Band: Society’s Finest
Title: And I, The Drunkards
Label: Hand Of Hope
Release Date: 5/16/06
Review By: Josh IndieVision
02. And I, The Drunkards
03. Cutters, Oh Cutters
04. One More Kiss
06. Sunday Prayer
08. Fourth Floor Corpse
10. Dear Rebecca Nurse
Joshua Ashworth: Vocals
Eli Bowser: Guitar
Guy Turner: Guitar
Daniel Barton: Bass
Stephen Poole: Drums
Society’s Finest have been a household name in metalcore for over 8 years. They’ve released an EP on Pluto Records (“Private Conflicts And Suicides”, then took over Solid State with their crushing debut “The Journey So Far” (which by the way still maintains a slot in my disc player), then after that seemed to disappear. It was sad to see them go because they had so much unused potential. Happily I learned in 2004 that Hand of Hope, an upstart label under Eulogy, signed them and would be releasing an album including all the tracks from “Private Conflicts And Suicides”. This was a smart move for sure because this album has long been out of print. The album was good but I was hearing a new Society’s Finest and I really couldn’t get into it. The band, now being reformed began writing a new album together, preparing yet again to take over the metalcore world. Enter, “And I, The Drunkards”, recorded with Andreas Magnusson (Scarlet, Black Dahlia Murder) and he has helped recapture their former glory, if not surpassed it.
The album wastes no time beating you down. “NYC” tears from the gates with punishing drums and driving guitars. The track was heard on the last effort but this time it really caught me. It’s constant pummeling of my ears left me excited for what else they could bring to the table. The title track brings forth a sweet, catchy riff which then gives way to another
metallic breakdown. It quickly changes pace yet again and I’m utterly surprised to hear some European metal rhythmic guitar in there. Could S.F. be giving way to some death metal influence. Indeed they have. They even include some clean background singing over Joshua’s raspy lead. A perfect mix without succumbing to the emo-core trend.
“Sunday Prayer”, a quick paced assault, forces your heartbeat to skyrocket while tracks like “Nebraska” bring back the old metalcore feel of The Journey So Far, with its odd timings and changes of pace. While some aspects old older days are still found here, they have been maturely honed and are precise in execution.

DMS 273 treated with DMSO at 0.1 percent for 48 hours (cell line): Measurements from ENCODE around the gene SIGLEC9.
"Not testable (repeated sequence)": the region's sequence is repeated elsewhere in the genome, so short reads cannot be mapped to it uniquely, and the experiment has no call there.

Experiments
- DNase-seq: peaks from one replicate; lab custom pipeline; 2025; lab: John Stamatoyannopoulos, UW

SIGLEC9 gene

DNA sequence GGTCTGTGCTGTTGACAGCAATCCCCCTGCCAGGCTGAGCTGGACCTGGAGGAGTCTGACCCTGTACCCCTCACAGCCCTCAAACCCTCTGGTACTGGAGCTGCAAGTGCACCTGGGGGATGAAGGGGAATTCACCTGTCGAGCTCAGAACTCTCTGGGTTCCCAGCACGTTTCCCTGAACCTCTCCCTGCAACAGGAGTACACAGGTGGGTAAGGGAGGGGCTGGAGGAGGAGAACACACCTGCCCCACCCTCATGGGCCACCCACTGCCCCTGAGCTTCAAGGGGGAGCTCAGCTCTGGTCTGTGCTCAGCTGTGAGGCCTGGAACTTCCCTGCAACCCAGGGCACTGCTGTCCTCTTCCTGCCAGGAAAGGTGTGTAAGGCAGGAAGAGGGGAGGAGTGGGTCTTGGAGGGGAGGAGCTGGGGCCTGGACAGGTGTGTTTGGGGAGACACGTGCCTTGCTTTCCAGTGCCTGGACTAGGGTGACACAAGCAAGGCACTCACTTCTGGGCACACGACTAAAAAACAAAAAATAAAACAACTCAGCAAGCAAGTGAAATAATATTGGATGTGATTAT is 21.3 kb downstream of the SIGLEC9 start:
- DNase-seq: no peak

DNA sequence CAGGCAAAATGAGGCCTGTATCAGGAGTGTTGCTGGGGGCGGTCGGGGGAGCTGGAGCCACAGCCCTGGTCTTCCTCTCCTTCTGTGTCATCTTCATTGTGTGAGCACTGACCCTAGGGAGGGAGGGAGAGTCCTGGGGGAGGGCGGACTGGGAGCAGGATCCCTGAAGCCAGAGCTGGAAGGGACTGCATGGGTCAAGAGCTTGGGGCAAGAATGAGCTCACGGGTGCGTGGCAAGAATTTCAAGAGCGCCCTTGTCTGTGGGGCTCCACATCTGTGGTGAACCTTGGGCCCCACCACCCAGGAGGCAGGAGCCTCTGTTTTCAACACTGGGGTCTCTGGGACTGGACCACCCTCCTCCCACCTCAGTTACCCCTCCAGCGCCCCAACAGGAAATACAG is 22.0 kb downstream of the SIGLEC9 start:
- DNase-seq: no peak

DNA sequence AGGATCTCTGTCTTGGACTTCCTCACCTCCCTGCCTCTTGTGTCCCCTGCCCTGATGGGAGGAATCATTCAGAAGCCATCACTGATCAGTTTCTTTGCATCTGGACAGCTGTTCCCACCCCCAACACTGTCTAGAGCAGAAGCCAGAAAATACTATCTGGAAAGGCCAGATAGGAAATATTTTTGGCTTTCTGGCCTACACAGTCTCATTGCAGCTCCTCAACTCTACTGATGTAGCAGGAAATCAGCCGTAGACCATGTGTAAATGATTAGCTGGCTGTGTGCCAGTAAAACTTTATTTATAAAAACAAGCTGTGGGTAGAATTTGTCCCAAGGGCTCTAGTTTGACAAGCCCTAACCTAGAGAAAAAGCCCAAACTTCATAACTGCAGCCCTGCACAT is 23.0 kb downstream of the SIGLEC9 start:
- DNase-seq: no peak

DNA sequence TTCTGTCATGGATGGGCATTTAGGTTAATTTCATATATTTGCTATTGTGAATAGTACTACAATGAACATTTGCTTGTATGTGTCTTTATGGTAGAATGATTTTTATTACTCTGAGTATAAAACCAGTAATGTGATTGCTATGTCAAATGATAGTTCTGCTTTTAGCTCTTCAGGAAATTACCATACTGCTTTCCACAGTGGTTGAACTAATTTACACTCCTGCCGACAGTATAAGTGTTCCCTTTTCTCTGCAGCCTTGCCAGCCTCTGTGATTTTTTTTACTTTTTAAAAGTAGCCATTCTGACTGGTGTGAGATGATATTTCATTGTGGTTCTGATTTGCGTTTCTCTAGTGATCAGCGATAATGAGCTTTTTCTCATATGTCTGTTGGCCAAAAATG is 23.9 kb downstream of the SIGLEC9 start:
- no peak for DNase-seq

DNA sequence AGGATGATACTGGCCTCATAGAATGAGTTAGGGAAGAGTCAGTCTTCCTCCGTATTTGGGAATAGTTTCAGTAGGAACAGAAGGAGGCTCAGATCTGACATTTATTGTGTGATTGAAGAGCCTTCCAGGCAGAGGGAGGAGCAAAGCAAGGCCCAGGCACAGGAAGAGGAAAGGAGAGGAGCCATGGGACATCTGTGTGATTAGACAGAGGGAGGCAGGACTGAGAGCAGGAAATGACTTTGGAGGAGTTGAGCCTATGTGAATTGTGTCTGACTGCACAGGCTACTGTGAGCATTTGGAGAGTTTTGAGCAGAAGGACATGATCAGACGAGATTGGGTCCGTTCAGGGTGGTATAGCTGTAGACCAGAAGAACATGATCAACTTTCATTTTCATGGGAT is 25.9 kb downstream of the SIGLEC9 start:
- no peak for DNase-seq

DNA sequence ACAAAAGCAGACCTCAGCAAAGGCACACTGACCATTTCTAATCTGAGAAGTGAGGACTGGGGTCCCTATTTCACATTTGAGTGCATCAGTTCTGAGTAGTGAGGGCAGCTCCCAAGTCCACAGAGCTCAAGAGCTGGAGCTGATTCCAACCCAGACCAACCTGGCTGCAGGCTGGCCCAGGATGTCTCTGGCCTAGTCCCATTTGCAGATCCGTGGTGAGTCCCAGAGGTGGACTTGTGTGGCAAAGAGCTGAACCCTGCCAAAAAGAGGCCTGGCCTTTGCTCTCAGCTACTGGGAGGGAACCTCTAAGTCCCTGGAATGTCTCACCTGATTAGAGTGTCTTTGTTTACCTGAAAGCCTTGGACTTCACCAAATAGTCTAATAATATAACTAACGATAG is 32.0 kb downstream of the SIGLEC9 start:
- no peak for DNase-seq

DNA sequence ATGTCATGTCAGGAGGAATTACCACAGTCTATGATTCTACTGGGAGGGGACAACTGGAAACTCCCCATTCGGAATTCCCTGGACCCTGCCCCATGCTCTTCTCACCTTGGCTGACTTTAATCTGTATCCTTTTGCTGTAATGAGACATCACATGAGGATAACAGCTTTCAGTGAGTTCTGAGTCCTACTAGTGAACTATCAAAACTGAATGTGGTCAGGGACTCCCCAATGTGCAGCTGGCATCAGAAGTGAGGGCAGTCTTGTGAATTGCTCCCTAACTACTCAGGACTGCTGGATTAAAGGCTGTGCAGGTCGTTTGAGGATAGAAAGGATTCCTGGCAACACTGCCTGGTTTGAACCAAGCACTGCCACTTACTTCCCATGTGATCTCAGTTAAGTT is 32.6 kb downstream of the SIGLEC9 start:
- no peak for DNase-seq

I’m glad to see more guitarwork in this album including solo work on “One More Kiss” and “Fourth Floor Corpse”. They have done a lot more with melody in this album as compared to previous efforts. They are primed for big things with their efforts to branch out in their sound. The background vocals found mixed in certain songs are often haunting, which really adds to the emotional feel of the album. They’ve opted to not go the poppy sung vocal route and it certainly was a wise choice.
This album’s intensity does not give in throughout, although the music varies. It may be softer and quieter but the overall feel sticks. “And I, The Drunkards” has unseated it’s predecessor “The Journey So Far”, from my stereo. An album combining beauty, brutality, darkness, and passion in one intense package. A must have for any metal collection!
“NYC”, “Cutters, Oh Cutters”, “Sunday Prayer”
A tremendous outing for the boys in SF! I wasn’t expecting as much as I was given and every listen I’m more thankful for it. This album might lose some listeners because of it’s unrelenting, in your face aggression but any fan of hard music should dig it. There is certainly a bright future ahead for them.
Album Art/Design: Not a big fan of the scattered art work on the cover. Looks like a junior high art collage project. I supposed there might be some meaning behind it but I’m not going to stare and figure it out. [The lyrics are all included]
Lyrics: Songs deal with a variety of topics throughout yet all seem to come from a darker standpoint. Issues of lust, failure, addictions, and goodbyes. Some lyrics will be a bit harsh for some listeners, with occassional wordings and phrases not usually heard in Christian circles. It is an accurate picture of life these days and the frustrations that can become of it.
Marketability: Metalcore is huge right now. Society’s Finest is certainly heavier than alot of their cohorts and contain less clean singing but that actually works in their favor. This release should do well for them and gain them some good tours which will only increase their audience. A video would certainly help.
Production: Andreas Magnusson did an excellent job capturing the full range of sounds on this album. The low end is brought in force and the high end never gives out. Near perfection!
Vocals: Ashworth’s vocals have a great range of growling to singing, then back again to raspy screams. The extreme variety he can offer is a definite plus. He has found his niche vocally and it is clearly seen and heard.
Similar To: As I Lay Dying, Norma Jean, Spitfire
Hand Of Hope Store